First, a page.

Archaeological Research Group (DARG) was founded and immediately commenced operations with an archaeological assessment of a wickiup village site (funded in part by the SHF and the Bureau of Land Management). The assessment project was conceived as a demonstration of a research strategy DARG was developing which focused on intensive documentation of at-risk, poorly recorded and understudied archaeological resources. With the support of Colorado Preservation, Inc., the SHF, and numerous land management agency partners, DARG’s project established itself as the Colorado Wickiup Project and soon began to attract a growing network of preservation partners. Most significantly, DARG began to reach out and collaborate with the Ute Tribes in the early phases of the Colorado Wickiup Project and other archaeological investigations, helping to add the Ute’s indigenous perspective. The Colorado Wickiup Project has gone on to intensively document hundreds of aboriginal wooden features throughout the state. In 2014, the Colorado Wickiup Project shared the 12th Annual Governor’s Award for Historic Preservation with many partners. The project was cited as an outstanding example of research that combines archaeology, ethnography, history, and technological innovation. While the project is not complete, classification as a SAVE for 2017 recognizes the incredible efforts made since listing and the documentation that has occurred as a result.
In 2003, Colorado Preservation, Inc. listed Native American Arboreal Wickiup and Teepee Sites as one of Colorado’s Most Endangered Places. In the fall of that year Dominquez
20 YEARS OF SAVING ENDANGERED PLACES “In the end, our society will be defined not only by what we create, but what we refuse to destroy.” – John Sawhill Colorado’s Most Endangered Places Program celebrates 20 years in 2017; 20 years of collaboration and advocacy; 20 years demonstrating that Saving Places is effective and provides economic benefits to communities across Colorado. The Endangered Places Program, through its threepronged approach of providing awareness, advocacy, and assistance to threatened sites statewide, has encouraged communities and individuals to regard their places as important. It has helped guide their efforts to design preservation plans EPP resources are located in around their specific 49 counties & 71 communities challenges. The program garners 1% support locally and 8% 11% nationally, which often provides 11% 20% the necessary catalyst for moving 12% a site forward. It legitimizes the resource with 19% 18% the support of a statewide preservation organization. Central Western Slope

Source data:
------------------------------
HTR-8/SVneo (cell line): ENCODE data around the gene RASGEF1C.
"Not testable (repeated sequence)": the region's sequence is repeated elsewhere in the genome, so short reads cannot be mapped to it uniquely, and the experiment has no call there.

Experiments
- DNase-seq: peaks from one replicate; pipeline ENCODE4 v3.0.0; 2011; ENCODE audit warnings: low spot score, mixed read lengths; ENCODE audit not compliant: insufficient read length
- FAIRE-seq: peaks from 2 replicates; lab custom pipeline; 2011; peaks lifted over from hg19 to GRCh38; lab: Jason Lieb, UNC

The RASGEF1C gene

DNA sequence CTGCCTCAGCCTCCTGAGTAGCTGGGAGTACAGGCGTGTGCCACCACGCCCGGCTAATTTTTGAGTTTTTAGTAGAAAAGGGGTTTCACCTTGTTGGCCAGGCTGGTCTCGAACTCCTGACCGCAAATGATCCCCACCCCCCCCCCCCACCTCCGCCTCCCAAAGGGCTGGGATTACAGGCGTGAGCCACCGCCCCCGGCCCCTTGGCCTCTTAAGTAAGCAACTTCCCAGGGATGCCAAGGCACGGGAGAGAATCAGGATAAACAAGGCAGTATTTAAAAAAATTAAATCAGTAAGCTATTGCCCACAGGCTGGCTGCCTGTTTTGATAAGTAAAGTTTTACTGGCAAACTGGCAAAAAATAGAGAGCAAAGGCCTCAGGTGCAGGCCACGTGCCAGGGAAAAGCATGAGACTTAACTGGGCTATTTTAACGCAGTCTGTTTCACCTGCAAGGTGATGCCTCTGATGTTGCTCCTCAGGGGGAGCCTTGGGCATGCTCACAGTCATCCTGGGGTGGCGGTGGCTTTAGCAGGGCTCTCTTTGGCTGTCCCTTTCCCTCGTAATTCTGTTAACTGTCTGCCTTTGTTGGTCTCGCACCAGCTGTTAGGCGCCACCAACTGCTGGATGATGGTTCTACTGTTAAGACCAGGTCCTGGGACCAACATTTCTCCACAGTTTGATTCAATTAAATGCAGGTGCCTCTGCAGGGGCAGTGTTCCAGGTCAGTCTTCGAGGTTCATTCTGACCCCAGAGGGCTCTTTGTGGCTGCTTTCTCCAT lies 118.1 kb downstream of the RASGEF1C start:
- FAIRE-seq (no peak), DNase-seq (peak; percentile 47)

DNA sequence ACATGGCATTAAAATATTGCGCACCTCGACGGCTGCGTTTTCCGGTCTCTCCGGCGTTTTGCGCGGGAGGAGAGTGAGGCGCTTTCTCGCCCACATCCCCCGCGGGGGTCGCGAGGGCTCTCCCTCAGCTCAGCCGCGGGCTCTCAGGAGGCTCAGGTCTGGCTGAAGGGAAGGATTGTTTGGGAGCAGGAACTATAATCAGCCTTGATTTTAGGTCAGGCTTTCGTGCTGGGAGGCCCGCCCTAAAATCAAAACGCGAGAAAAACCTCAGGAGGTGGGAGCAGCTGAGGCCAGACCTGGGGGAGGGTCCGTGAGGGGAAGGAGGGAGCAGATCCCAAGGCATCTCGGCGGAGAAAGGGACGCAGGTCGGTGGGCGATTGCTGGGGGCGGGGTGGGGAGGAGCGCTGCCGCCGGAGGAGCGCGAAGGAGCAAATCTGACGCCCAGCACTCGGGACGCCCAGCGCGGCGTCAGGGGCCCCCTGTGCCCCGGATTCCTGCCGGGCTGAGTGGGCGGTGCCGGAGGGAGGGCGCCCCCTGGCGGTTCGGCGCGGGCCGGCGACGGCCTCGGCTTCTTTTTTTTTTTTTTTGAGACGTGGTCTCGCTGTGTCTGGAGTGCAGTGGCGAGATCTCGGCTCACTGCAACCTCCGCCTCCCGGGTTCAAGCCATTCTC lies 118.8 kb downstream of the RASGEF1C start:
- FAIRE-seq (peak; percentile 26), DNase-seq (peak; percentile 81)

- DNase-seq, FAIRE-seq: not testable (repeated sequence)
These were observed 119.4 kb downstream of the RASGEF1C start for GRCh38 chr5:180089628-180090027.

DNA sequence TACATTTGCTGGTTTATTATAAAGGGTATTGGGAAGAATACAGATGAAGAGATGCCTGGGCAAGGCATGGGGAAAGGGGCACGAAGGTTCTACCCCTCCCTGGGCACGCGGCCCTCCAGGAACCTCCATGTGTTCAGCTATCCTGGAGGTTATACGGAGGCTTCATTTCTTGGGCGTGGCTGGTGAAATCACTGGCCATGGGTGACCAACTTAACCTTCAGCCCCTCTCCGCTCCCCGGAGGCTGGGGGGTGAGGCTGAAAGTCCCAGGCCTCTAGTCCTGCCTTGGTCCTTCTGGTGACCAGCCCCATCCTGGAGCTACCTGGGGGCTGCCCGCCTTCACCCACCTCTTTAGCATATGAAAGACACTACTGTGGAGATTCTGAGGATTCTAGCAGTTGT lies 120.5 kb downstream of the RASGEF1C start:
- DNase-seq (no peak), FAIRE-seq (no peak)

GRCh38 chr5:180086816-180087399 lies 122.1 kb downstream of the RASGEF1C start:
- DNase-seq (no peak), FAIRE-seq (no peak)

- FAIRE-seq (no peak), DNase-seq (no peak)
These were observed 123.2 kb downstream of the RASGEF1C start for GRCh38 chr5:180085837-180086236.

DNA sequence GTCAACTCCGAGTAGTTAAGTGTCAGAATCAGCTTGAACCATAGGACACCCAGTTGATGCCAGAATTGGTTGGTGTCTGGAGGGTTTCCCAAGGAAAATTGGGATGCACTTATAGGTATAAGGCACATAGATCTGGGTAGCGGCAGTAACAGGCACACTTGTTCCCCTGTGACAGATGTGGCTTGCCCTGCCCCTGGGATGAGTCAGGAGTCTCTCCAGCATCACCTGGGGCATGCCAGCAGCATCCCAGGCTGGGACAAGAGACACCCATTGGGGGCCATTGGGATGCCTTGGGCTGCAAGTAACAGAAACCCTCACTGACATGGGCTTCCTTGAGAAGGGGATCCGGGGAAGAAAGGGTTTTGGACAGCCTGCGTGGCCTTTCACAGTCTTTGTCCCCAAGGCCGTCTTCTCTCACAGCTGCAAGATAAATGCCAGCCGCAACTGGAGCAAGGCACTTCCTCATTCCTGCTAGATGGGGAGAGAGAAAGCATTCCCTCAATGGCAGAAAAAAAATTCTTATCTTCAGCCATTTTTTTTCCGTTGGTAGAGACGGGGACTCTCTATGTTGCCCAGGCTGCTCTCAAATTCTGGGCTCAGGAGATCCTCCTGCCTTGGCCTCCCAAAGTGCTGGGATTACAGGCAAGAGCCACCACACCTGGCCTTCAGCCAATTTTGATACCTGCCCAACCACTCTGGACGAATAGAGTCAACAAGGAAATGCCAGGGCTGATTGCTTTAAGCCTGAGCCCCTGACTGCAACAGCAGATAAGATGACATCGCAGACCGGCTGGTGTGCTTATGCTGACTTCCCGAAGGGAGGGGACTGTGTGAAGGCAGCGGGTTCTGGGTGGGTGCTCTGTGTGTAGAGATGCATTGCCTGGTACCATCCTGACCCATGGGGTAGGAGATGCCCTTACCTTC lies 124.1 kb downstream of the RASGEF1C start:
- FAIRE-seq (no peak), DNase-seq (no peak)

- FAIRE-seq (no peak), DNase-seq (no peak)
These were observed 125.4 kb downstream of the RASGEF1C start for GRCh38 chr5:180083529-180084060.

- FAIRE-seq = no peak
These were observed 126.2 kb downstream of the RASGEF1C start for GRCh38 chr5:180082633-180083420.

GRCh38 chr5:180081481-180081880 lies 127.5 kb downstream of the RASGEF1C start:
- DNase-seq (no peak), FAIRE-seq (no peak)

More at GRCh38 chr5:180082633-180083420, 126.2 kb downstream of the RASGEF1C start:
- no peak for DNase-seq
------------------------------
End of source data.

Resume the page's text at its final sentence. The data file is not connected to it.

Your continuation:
Denver Metro Southeast Southwest
Northeast Northwest Statewide
For Colorado Preservation, Inc. (CPI), development
of an Endangered Places Program began in 1996, when staff attended the statewide partner sessions at the National Trust for Historic Preservation’s annual conference. During these 80% of sites are listed in either sessions many the National or State Register or are of the statewide locally landmarked preservation organizations began discussing 4% 5% 17% their newly formed 5% Endangered 5% Places Programs, many of which 10% 17% were modeled after the 11% National Trust’s 15% 11% America’s 11 Most Endangered Historic Places Education/Institutional Transportation listing. Staff Commercial Religious presented this Agricultural Industrial concept to the Mining Multicultural board upon Entertainment Residential return and a design committee was organized to develop the program. CPI’s Endangered Places Program (EPP) was the culmination of two years of planning and a four-month selection process for the first listed sites in 1998.
PRIMARY RESOURCE THEMES
From the beginning, the goal of EPP was to emphasize a broad range of endangered places; reminding Coloradans of the great diversity in our places of heritage statewide and identifying the varied threats endangering their survival. The program would become an educational tool; providing CPI access to diverse stories, people, and preservation issues while reaching a new audience of supporters and allies throughout the state.
CPI developed key guiding criteria for the program including regional representation, diversity in resource type, and an involved selection process led by an informed Review Committee (comprised of professionals from different fields and regions of the state). In review of the nominations urgency of the threat would be considered, as well as an early definition of what would classify the resource a “save.” A save could be achieved relatively quickly, or involve decades of committed efforts; while a probable loss could be worth the listing if the lesson learned could serve the greater community. Finally, to be successful, 6% 4% each listed resource would need to exhibit strong community support with a lead 34% 56% advocate working on the ground locally.
SITE CONSTRUCTION DATES
Demolition, neglect, natural forces, land value fluctuation, uninformed Pre-1850 1901–1950 public policy, and 1850–1900 1951–2000 unsympathetic owners are just a few of the continuous threats to historic resources. To date, 36% of the program’s resources have been “saved,” 6% lost, and the rest remain in various stages of progress. The success of the program is a result of the dedicated efforts of concerned citizens, the support of our partners, and the technical assistance staff and volunteers provide with listing. Even with this record of success, historic buildings, cultural landscapes, and prehistoric sites across the state continue to face threats that jeopardize the future of the physical representations of Colorado’s rich history. CPI remains committed to this critical program; and the significant impact it continues to have on preservation statewide.